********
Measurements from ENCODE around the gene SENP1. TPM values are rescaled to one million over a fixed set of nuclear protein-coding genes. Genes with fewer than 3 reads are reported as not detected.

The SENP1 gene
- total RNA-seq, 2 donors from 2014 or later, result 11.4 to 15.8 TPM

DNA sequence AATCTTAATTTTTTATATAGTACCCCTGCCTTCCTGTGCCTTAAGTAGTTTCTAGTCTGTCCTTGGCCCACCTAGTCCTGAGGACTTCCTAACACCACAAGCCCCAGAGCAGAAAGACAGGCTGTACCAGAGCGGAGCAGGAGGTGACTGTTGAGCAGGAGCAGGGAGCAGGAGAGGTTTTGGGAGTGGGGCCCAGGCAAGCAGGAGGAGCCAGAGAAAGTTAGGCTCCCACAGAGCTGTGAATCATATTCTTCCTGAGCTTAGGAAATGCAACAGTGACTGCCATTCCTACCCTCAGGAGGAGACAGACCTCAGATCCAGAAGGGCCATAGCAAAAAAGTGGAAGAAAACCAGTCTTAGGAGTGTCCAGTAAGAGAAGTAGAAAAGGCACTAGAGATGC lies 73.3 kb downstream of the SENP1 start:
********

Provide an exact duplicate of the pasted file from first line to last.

Measurements from ENCODE around the gene SENP1. TPM values are rescaled to one million over a fixed set of nuclear protein-coding genes. Genes with fewer than 3 reads are reported as not detected.

The SENP1 gene
- total RNA-seq, 2 donors from 2014 or later, result 11.4 to 15.8 TPM

DNA sequence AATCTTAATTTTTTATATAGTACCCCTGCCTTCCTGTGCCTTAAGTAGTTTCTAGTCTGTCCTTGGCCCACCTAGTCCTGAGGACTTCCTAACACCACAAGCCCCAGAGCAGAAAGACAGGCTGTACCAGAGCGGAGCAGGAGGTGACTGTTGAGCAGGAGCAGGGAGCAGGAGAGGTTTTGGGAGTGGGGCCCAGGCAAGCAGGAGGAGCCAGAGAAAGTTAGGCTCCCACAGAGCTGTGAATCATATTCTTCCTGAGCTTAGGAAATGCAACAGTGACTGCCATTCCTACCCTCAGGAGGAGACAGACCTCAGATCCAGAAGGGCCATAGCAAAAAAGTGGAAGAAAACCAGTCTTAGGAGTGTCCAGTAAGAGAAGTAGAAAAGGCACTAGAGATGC lies 73.3 kb downstream of the SENP1 start: